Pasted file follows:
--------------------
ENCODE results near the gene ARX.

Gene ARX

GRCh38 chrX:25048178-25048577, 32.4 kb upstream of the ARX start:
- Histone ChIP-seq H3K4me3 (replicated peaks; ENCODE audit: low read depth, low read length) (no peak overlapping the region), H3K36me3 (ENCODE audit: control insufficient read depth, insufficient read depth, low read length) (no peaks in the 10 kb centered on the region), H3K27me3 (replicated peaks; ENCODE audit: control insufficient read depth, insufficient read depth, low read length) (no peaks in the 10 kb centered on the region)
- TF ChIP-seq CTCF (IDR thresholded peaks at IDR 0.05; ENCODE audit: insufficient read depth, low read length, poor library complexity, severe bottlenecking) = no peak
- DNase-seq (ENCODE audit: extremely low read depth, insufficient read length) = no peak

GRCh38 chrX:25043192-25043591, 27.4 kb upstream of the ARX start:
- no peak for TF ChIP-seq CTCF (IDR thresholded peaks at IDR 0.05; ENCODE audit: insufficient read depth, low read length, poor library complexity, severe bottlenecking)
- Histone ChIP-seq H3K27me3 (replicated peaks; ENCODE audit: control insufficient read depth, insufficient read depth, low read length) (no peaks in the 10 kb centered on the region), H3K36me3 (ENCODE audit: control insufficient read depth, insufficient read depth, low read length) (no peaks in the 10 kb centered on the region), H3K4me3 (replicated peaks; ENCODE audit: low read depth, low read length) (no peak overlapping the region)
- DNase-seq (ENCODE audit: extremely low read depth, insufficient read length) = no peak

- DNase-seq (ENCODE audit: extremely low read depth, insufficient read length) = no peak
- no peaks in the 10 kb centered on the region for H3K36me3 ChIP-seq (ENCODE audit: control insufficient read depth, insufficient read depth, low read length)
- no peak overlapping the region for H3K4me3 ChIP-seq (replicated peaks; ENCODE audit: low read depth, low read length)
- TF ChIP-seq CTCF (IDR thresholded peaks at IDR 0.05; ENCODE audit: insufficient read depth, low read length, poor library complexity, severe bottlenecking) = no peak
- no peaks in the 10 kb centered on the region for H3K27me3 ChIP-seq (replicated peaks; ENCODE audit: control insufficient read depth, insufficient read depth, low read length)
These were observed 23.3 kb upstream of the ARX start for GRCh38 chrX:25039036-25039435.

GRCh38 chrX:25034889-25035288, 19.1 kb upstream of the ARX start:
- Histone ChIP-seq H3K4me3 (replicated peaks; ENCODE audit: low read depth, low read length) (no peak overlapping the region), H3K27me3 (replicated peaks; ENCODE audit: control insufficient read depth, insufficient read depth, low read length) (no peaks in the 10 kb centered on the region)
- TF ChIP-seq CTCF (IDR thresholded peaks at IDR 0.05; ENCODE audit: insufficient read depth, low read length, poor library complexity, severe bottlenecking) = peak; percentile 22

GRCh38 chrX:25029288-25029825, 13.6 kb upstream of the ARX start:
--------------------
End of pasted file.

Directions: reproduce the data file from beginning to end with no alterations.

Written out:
ENCODE results near the gene ARX.

Gene ARX

GRCh38 chrX:25048178-25048577, 32.4 kb upstream of the ARX start:
- Histone ChIP-seq H3K4me3 (replicated peaks; ENCODE audit: low read depth, low read length) (no peak overlapping the region), H3K36me3 (ENCODE audit: control insufficient read depth, insufficient read depth, low read length) (no peaks in the 10 kb centered on the region), H3K27me3 (replicated peaks; ENCODE audit: control insufficient read depth, insufficient read depth, low read length) (no peaks in the 10 kb centered on the region)
- TF ChIP-seq CTCF (IDR thresholded peaks at IDR 0.05; ENCODE audit: insufficient read depth, low read length, poor library complexity, severe bottlenecking) = no peak
- DNase-seq (ENCODE audit: extremely low read depth, insufficient read length) = no peak

GRCh38 chrX:25043192-25043591, 27.4 kb upstream of the ARX start:
- no peak for TF ChIP-seq CTCF (IDR thresholded peaks at IDR 0.05; ENCODE audit: insufficient read depth, low read length, poor library complexity, severe bottlenecking)
- Histone ChIP-seq H3K27me3 (replicated peaks; ENCODE audit: control insufficient read depth, insufficient read depth, low read length) (no peaks in the 10 kb centered on the region), H3K36me3 (ENCODE audit: control insufficient read depth, insufficient read depth, low read length) (no peaks in the 10 kb centered on the region), H3K4me3 (replicated peaks; ENCODE audit: low read depth, low read length) (no peak overlapping the region)
- DNase-seq (ENCODE audit: extremely low read depth, insufficient read length) = no peak

- DNase-seq (ENCODE audit: extremely low read depth, insufficient read length) = no peak
- no peaks in the 10 kb centered on the region for H3K36me3 ChIP-seq (ENCODE audit: control insufficient read depth, insufficient read depth, low read length)
- no peak overlapping the region for H3K4me3 ChIP-seq (replicated peaks; ENCODE audit: low read depth, low read length)
- TF ChIP-seq CTCF (IDR thresholded peaks at IDR 0.05; ENCODE audit: insufficient read depth, low read length, poor library complexity, severe bottlenecking) = no peak
- no peaks in the 10 kb centered on the region for H3K27me3 ChIP-seq (replicated peaks; ENCODE audit: control insufficient read depth, insufficient read depth, low read length)
These were observed 23.3 kb upstream of the ARX start for GRCh38 chrX:25039036-25039435.

GRCh38 chrX:25034889-25035288, 19.1 kb upstream of the ARX start:
- Histone ChIP-seq H3K4me3 (replicated peaks; ENCODE audit: low read depth, low read length) (no peak overlapping the region), H3K27me3 (replicated peaks; ENCODE audit: control insufficient read depth, insufficient read depth, low read length) (no peaks in the 10 kb centered on the region)
- TF ChIP-seq CTCF (IDR thresholded peaks at IDR 0.05; ENCODE audit: insufficient read depth, low read length, poor library complexity, severe bottlenecking) = peak; percentile 22

GRCh38 chrX:25029288-25029825, 13.6 kb upstream of the ARX start: